Internationally recognised photographer Spencer Tunick, whose niche is large naked crowds, has turned his attention to Melbourne after last snapping Australians in all their glory on the steps of the Sydney Opera House in 2010.
He last ventured to Australia in 2010 for an installation on the steps of the Opera House called ‘Mardi Gras: The Base’, where more than 5,000 intrepid volunteers got their kits off.
More than 5000 nude members of the public take part in Spencer Tunick's artwork at the Sydney Opera House. pic.twitter.com/XEN37fYCIV
— Vritomartis Resort (@Vritomartis) November 30, 2015
And way back in 2001 during Melbourne’s Fringe Festival, Tunick roped in about the same number of subjects for photos near Federation Square.
He has since held shoots at Munich’s Bavarian State Opera (pictured), in the Nevada desert, and in Hull, England, where participants were covered in blue paint to simulate a flood.
“Chapel Street reminds me of the East Village in New York, Sunset Strip in LA, and San Francisco’s Haight-Ashbury, but all combined into one juggernaut,” said Tunick.
Despite the shoot taking place over two days in the middle of winter (July 7 and 10), the artist isn’t worried about the chill deterring hardy Melburnians.
“People from Melbourne are a little braver because of their willingness to pose no matter the weather. I get a sense of resilience and risk-taking,” he said.
Models must be at least 18, and Tunick wants to see people of “any shape, any size, any nationality, any ethnicity” participate.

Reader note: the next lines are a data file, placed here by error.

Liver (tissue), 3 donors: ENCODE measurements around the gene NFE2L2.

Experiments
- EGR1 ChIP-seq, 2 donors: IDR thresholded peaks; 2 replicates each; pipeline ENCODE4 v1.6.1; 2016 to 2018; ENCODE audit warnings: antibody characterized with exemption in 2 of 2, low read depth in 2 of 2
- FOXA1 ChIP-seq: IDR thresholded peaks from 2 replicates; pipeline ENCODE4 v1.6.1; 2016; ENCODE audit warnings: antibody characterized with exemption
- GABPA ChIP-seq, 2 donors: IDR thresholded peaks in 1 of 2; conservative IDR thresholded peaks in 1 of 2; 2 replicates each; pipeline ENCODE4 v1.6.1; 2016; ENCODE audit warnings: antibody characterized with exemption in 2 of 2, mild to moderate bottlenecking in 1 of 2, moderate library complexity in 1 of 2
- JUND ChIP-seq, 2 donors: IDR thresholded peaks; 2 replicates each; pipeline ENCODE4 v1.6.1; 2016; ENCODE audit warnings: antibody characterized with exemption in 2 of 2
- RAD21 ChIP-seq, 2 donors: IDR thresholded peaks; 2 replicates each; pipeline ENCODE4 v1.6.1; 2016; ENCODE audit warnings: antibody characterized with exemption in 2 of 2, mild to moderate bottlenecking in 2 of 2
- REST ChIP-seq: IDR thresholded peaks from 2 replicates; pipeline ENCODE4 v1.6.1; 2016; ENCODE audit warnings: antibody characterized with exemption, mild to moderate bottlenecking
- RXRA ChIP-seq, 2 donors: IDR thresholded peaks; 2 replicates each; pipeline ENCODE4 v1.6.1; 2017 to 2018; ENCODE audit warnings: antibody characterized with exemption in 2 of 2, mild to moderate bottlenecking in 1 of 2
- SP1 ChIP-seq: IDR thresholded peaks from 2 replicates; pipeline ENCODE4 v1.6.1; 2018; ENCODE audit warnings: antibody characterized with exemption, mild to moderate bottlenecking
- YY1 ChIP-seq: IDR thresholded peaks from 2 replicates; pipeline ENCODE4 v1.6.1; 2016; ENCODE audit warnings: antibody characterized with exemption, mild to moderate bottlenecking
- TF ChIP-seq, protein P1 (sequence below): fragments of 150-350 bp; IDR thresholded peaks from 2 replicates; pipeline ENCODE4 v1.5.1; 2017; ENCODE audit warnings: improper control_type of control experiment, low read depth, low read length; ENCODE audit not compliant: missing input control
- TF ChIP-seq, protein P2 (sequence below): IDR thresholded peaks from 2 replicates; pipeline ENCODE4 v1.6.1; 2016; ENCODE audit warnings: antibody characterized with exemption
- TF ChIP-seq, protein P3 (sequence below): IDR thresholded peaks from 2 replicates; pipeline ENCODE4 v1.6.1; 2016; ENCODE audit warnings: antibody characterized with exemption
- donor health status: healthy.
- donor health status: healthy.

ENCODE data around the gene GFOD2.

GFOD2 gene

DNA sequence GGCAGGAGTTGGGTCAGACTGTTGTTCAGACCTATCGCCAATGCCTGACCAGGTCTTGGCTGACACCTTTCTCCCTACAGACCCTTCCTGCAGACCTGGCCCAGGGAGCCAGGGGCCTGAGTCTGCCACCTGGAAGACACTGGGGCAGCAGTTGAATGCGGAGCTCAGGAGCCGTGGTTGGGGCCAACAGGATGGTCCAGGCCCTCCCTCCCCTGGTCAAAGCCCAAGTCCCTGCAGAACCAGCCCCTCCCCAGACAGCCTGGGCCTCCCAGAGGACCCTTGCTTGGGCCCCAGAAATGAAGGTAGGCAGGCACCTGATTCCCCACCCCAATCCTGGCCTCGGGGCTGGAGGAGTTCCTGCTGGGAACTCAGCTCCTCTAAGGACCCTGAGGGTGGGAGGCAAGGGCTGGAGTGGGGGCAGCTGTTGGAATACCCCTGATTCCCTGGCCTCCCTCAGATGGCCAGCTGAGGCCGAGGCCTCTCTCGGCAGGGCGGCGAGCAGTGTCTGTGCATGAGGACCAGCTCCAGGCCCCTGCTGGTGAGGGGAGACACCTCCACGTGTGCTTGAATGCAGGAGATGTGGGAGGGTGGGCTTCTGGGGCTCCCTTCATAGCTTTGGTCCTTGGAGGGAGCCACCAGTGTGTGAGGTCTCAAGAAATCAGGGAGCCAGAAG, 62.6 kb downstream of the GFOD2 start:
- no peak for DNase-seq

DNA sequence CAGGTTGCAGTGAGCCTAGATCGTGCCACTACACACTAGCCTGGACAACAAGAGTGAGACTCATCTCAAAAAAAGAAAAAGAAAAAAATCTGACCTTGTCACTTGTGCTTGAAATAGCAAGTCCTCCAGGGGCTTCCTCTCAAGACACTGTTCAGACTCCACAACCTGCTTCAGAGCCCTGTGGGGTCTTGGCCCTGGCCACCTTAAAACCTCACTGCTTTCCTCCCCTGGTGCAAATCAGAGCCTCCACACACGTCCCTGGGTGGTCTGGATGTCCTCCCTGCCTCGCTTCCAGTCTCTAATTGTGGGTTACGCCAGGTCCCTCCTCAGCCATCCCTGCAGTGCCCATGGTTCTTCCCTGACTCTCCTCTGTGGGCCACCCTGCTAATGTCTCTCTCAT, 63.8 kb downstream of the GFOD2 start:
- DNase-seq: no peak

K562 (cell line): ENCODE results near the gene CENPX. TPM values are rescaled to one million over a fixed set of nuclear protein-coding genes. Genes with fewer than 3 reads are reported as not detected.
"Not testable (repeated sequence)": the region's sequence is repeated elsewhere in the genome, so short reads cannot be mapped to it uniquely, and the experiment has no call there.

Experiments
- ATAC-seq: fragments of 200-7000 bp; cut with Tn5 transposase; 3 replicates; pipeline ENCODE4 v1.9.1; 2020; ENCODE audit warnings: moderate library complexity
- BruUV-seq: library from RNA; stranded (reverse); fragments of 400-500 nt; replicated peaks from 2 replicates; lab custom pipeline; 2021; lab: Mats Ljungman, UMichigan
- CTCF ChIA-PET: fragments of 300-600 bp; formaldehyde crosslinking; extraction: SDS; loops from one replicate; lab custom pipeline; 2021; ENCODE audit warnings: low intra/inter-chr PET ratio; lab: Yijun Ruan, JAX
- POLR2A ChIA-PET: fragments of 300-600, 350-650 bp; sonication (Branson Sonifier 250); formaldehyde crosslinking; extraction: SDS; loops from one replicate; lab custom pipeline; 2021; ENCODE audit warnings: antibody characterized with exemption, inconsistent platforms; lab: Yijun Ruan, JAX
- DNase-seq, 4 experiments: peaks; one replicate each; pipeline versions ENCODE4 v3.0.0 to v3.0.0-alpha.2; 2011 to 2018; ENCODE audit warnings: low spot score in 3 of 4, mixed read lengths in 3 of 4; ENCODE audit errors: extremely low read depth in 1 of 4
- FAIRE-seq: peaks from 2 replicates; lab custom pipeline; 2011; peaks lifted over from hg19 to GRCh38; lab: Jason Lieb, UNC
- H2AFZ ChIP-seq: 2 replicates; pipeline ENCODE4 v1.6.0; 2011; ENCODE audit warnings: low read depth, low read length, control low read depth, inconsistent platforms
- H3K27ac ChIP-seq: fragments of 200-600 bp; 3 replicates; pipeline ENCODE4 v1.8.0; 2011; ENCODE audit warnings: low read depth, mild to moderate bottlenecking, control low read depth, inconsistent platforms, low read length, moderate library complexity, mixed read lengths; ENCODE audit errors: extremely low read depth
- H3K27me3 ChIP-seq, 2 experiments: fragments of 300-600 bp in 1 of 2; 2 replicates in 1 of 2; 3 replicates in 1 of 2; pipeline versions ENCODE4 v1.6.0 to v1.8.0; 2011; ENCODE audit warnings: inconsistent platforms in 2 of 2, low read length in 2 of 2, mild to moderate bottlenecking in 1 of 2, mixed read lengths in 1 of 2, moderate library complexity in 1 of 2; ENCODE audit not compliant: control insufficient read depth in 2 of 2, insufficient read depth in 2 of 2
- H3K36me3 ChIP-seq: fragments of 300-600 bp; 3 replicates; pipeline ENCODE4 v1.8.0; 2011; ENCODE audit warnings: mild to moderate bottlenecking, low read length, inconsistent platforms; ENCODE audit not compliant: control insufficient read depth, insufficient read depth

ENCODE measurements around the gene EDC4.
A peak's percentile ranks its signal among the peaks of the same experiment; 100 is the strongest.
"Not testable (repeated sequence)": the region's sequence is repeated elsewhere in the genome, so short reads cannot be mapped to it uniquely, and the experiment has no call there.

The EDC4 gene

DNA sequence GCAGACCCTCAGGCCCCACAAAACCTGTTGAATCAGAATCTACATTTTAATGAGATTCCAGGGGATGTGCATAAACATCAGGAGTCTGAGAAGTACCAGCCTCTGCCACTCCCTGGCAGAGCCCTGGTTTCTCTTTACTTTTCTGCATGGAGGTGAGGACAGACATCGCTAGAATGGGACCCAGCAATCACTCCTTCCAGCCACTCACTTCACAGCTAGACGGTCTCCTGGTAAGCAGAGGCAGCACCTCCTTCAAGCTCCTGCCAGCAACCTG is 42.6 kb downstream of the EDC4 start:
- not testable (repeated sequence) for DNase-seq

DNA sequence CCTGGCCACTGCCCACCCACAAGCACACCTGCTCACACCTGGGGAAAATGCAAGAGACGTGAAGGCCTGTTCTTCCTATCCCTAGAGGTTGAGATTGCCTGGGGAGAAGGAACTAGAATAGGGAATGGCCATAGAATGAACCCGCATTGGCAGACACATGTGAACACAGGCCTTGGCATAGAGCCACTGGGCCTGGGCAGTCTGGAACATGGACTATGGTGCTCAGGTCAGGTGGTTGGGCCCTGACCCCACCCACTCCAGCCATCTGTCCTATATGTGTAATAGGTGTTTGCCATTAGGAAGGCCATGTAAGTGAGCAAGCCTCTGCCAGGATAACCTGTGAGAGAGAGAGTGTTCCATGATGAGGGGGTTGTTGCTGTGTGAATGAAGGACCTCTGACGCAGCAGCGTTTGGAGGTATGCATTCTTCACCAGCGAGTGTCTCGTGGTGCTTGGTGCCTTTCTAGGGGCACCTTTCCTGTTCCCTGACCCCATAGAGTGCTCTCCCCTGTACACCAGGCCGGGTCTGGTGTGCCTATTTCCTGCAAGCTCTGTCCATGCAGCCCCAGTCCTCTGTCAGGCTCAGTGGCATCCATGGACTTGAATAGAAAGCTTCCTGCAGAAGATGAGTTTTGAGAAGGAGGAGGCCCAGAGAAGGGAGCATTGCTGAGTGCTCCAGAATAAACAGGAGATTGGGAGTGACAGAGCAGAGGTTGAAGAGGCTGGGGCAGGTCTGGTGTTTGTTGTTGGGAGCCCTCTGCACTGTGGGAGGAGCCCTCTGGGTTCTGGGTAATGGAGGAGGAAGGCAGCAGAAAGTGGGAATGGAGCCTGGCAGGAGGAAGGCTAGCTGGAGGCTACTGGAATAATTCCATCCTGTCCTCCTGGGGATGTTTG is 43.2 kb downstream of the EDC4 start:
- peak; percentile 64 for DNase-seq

“Of course, I’d like the 5,000 people who already participated many years ago to register, but I think we also need new blood and new experiences,” he added.
The work is to be titled Return of the Nude, and will coincide with the precinct’s winter arts festival Provocaré.
What past Tunick volunteers have to say
Journalist Hannah Tomes, who participated in the Hull shoot, described the experience as the “best and most surreal morning of my life”.
“The longer we waited to undress, the further my brain ventured into panicked overdrive. I was silently bombarding myself with questions: ‘Did I remember to shave my armpits?’, ‘Will people notice the freckle on my bum?’ and the big one: ‘What if I’m dyed Avatar blue forever?’,” she wrote in The Guardian.
“As it happens, my fears were totally unfounded; it was the best and most surreal morning of my life.”
Four #SeaofHull images, by internationally renowned artist @SpencerTunick, will go on display together for the first time at @artfund #MuseumOfTheYear finalist @HullFerens from Wednesday 9 May. https://t.co/QiFRp6txM8 #LoveFerens pic.twitter.com/Hko4kHeCto
— Hull CC News (@Hullccnews) May 3, 2018
Volunteers at Tunick’s Sydney exhibition also raved about the experience.
“I’ll never get a chance to do this again, it’s not worth being inhibited,” 19-year-old student Art Rush told the Sydney Morning Herald.
“It doesn’t feel sexual, it just feels tribal – a gathering of humanity.
“I thought it would be all old people and nudists, but everyone here is great.”
English traveller Laura Higman, who also convinced her partner and friend to brave the rare opportunity, said “it was a really good experience”.
“We weren’t quite expecting the ’embrace’ part but it was good… It’s not every day you get to be naked on the steps of the Opera House.”